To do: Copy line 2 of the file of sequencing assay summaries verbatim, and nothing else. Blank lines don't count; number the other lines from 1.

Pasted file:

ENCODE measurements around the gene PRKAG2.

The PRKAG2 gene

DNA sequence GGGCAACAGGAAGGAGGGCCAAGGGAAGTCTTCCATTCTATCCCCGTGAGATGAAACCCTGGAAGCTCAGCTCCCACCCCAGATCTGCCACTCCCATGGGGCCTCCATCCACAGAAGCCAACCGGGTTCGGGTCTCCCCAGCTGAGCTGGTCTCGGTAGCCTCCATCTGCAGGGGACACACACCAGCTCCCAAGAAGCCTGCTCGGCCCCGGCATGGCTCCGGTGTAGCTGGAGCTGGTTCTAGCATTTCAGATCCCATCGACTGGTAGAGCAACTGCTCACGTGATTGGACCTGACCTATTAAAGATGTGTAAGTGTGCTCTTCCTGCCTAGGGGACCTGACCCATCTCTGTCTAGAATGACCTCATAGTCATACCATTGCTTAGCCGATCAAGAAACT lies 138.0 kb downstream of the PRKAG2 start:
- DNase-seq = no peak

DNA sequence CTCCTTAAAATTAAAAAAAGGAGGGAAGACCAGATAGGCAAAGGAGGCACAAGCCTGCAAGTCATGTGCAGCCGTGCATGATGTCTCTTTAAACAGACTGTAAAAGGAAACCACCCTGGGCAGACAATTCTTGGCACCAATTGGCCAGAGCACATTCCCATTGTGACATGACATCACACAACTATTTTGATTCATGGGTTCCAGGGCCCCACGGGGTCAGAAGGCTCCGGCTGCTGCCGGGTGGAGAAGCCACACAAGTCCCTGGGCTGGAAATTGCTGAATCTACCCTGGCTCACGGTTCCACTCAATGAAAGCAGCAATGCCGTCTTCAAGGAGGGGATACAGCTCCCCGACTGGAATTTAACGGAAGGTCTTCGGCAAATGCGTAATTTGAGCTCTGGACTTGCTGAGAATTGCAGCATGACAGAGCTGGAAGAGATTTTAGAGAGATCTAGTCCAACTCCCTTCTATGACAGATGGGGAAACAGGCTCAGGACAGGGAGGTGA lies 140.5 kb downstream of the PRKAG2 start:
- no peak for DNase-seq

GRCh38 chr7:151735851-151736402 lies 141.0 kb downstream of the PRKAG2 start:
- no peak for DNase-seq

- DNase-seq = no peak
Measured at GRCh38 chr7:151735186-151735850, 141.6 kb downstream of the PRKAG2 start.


The PRKAG2 gene